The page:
Cyclist had "a false sense of security" due to blue-painted Barclays Cycle Superhighway road markings...

The coroner hearing the inquest into the death of cyclist Brian Dorling, killed by a lorry on Barclays Cycle Superhighway CS2 in October 2011 as he rode to work at the Olympic Park, has said she will record a narrative verdict, given the nature of her comments so far her comments are likely to prove uncomfortable for both Transport for London and the mayor, Boris Johnson.

Coroner Mary Hassell said that 58-year-old Mr Dorling may have had “a false sense of security” due to the route, marked out by what a police officer giving evidence on Monday described as “just a piece of blue paint.”

Full details will not be released until after a second inquest, due to be heard today, into the death of French student Philippine de Gerin-Ricard, who died while cycling elsewhere on the same Barclays Cycle Superhighway in July this year.

Introduced in England and Wales in 2004, a narrative verdict allows a coroner to record the circumstances of a fatality without attributing its cause to a specific individual.

The fact the coroner, who is presiding over both inquests this week at Poplar Coroner’s Court, is holding back from delivering her full conclusion into Mr Dorling’s death suggests that she may see certain common factors at play in the two cases.

It may well be that when the verdict into Mr Dorling’s death is delivered, it will be an uncomfortable one for Transport for London (TfL) which launched the first Barclays Cycle Superhighways in July 2010.

On Monday, after reviewing CCTV footage of the fatal incident, the coroner said: “It just seems to me that it’s an accident waiting to happen if cyclists are guided into the space where blue paint is on the left and they’re in the very place where the lorry is going to hit them.”

Accident investigator PC Alex Hewitt said, “It’s almost an impossible situation,” adding that the road markings at the point where Mr Dorling was killed had no legal effect and “It’s just a piece of blue paint.”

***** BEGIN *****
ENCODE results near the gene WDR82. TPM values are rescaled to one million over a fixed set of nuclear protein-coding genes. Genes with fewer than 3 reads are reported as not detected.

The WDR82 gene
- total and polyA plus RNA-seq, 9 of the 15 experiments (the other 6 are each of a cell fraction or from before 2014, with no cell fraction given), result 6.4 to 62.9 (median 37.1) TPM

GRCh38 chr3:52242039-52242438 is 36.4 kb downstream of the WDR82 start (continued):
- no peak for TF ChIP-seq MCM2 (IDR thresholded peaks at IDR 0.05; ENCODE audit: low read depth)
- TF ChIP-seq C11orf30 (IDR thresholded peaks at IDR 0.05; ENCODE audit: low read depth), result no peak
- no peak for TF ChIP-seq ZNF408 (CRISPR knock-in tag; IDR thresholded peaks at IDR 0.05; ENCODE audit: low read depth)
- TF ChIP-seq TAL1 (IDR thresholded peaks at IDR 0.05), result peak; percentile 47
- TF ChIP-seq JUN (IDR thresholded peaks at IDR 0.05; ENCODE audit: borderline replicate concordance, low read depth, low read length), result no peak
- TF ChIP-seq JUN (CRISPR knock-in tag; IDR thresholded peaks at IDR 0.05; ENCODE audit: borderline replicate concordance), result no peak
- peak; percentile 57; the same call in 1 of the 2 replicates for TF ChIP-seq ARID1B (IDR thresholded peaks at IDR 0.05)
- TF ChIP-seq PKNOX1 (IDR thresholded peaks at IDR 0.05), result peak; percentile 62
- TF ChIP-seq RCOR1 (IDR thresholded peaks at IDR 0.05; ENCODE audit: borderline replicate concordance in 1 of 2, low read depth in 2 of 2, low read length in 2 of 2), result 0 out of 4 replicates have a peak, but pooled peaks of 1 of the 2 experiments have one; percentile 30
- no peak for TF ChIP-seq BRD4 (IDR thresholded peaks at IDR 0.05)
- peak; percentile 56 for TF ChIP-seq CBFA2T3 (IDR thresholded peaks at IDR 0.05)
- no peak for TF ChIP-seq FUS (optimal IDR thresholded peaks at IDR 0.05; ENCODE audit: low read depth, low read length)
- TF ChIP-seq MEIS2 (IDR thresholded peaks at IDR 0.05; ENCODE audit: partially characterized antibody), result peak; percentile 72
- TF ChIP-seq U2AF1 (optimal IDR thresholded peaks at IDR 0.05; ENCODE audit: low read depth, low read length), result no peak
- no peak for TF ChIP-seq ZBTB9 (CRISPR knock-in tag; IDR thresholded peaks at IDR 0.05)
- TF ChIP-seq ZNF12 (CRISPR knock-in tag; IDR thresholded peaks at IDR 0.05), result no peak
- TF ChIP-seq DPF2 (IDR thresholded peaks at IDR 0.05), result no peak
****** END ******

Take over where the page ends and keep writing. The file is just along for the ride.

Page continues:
The coroner also took counsel acting for TfL to task yesterday for what she saw as unnecessarily adversarial questioning of witnesses.

During yesterday’s second day of the inquest, PC Simon Wickenden from the Metropolitan Police’s traffic management unit told the inquest: “I consider the use of the blue road surface marking to be ambiguous and to lead to confusion.”

Mr Dorling was killed by a left-turning lorry as he sought to go straight across the junction, and PC Wickenden outlined the pros and cons of the blue road markings being extended across the junction.

“The advantage is that it highlights the potential presence of cyclists to drivers. The disadvantage is quite clear,” PC Wickenden, quoted in the London Evening Standard, went on.

“One: it places cyclists in a position in the roundabout where they may come into conflict with traffic when it is leaving the roundabout.

“Two: it may give cyclists a false sense of security.

“In my view, it would be safer not to have the marking at all on the roundabout,” he added.

In a statement, Mr Dorling’s family said: "This was supposed to be a dedicated cycle route offering people a safer way to use their bikes on the capital's congested roads.

"It's only after Brian's death that TfL has seen fit to act to change the junction's layout so that vulnerable road users such as cyclists are given priority over larger vehicles which would otherwise pose them a greater risk."

In July this year, the driver of the tipper truck involved in Mr Dorling’s death was found guilty of causing death by careless driving and sentenced to 24 weeks’ imprisonment, suspended for one year.

Born in Scotland, Simon moved to London aged seven and now lives in the Oxfordshire Cotswolds with his miniature schnauzer, Elodie. He fell in love with cycling one Saturday morning in 1994 while living in Italy when Milan-San Remo went past his front door. A daily cycle commuter in London back before riding to work started to boom, he's been news editor at road.cc since 2009. Handily for work, he speaks French and Italian. He doesn't get to ride his Colnago as often as he'd like, and freely admits he's much more adept at cooking than fettling with bikes.